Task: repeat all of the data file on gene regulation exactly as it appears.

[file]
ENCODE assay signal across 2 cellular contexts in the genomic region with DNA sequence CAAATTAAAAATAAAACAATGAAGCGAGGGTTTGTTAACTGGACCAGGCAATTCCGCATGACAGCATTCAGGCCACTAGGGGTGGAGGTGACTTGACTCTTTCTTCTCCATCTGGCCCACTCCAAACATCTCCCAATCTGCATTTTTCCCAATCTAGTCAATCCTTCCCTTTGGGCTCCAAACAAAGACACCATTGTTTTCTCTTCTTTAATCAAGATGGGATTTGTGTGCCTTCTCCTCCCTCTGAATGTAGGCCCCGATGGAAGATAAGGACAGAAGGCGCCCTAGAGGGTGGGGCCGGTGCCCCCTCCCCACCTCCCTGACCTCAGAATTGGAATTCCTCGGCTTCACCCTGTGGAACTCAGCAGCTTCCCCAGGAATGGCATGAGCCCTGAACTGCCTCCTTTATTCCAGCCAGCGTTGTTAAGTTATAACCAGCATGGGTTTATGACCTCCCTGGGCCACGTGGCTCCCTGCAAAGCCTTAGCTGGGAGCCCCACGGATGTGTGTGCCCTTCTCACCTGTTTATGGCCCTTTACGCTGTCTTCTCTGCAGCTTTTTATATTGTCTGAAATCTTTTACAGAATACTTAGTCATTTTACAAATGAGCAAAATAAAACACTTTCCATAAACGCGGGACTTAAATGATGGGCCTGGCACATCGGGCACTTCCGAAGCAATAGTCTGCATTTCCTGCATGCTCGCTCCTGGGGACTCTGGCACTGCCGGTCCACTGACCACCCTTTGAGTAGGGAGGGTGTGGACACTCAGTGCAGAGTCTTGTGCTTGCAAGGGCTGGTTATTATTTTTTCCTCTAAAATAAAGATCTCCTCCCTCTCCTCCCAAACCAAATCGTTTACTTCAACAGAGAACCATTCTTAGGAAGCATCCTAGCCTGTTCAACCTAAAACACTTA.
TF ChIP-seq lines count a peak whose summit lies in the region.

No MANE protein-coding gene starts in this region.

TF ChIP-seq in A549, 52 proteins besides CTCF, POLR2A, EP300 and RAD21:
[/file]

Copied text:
ENCODE assay signal across 2 cellular contexts in the genomic region with DNA sequence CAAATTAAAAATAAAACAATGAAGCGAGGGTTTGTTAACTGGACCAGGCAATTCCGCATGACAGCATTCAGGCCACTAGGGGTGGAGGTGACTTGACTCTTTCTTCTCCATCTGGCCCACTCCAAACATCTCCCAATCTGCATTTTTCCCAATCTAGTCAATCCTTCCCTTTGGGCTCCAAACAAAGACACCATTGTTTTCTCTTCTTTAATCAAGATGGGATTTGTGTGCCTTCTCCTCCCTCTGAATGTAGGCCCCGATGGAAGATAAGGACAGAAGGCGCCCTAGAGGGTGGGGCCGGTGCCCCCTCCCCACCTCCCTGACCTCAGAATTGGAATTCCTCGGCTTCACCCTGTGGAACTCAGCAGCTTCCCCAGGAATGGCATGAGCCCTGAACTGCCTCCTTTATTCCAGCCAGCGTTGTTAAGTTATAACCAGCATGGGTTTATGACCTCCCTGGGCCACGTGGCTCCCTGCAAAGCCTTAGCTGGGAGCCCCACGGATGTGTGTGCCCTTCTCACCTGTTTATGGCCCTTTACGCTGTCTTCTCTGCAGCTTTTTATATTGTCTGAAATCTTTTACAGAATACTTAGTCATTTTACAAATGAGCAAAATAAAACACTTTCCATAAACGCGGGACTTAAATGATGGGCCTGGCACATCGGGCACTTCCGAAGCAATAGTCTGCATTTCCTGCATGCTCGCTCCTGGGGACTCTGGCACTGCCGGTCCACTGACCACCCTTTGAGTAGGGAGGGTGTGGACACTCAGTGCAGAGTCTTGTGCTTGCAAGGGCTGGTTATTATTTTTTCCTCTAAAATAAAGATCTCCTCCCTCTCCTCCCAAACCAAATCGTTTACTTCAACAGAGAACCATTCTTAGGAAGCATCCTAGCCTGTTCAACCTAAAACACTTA.
TF ChIP-seq lines count a peak whose summit lies in the region.

No MANE protein-coding gene starts in this region.

TF ChIP-seq in A549, 52 proteins besides CTCF, POLR2A, EP300 and RAD21: